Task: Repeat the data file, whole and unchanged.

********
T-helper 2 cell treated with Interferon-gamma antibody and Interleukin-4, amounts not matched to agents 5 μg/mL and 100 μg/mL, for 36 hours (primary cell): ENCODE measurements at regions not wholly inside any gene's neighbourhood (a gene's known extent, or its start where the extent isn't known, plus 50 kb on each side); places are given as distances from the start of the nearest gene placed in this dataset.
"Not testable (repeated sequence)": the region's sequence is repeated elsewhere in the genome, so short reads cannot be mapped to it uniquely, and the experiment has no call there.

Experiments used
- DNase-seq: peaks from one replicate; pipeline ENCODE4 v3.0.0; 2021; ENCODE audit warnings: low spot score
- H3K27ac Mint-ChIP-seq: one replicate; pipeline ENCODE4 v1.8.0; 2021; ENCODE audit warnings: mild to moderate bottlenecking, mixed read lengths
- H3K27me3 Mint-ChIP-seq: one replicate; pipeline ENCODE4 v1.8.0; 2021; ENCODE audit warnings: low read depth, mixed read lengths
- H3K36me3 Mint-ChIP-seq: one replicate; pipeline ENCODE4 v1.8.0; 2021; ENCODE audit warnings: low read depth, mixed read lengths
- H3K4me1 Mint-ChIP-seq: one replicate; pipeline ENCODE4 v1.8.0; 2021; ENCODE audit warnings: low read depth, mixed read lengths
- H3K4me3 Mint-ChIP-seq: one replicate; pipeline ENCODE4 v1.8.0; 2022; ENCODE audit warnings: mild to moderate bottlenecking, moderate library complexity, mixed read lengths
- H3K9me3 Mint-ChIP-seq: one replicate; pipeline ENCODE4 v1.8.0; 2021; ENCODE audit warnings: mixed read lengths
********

T-helper 2 cell treated with Interferon-gamma antibody and Interleukin-4, amounts not matched to agents 5 μg/mL and 100 μg/mL, for 36 hours (primary cell): ENCODE measurements at regions not wholly inside any gene's neighbourhood (a gene's known extent, or its start where the extent isn't known, plus 50 kb on each side); places are given as distances from the start of the nearest gene placed in this dataset.
"Not testable (repeated sequence)": the region's sequence is repeated elsewhere in the genome, so short reads cannot be mapped to it uniquely, and the experiment has no call there.

Experiments used
- DNase-seq: peaks from one replicate; pipeline ENCODE4 v3.0.0; 2021; ENCODE audit warnings: low spot score
- H3K27ac Mint-ChIP-seq: one replicate; pipeline ENCODE4 v1.8.0; 2021; ENCODE audit warnings: mild to moderate bottlenecking, mixed read lengths
- H3K27me3 Mint-ChIP-seq: one replicate; pipeline ENCODE4 v1.8.0; 2021; ENCODE audit warnings: low read depth, mixed read lengths
- H3K36me3 Mint-ChIP-seq: one replicate; pipeline ENCODE4 v1.8.0; 2021; ENCODE audit warnings: low read depth, mixed read lengths
- H3K4me1 Mint-ChIP-seq: one replicate; pipeline ENCODE4 v1.8.0; 2021; ENCODE audit warnings: low read depth, mixed read lengths
- H3K4me3 Mint-ChIP-seq: one replicate; pipeline ENCODE4 v1.8.0; 2022; ENCODE audit warnings: mild to moderate bottlenecking, moderate library complexity, mixed read lengths
- H3K9me3 Mint-ChIP-seq: one replicate; pipeline ENCODE4 v1.8.0; 2021; ENCODE audit warnings: mixed read lengths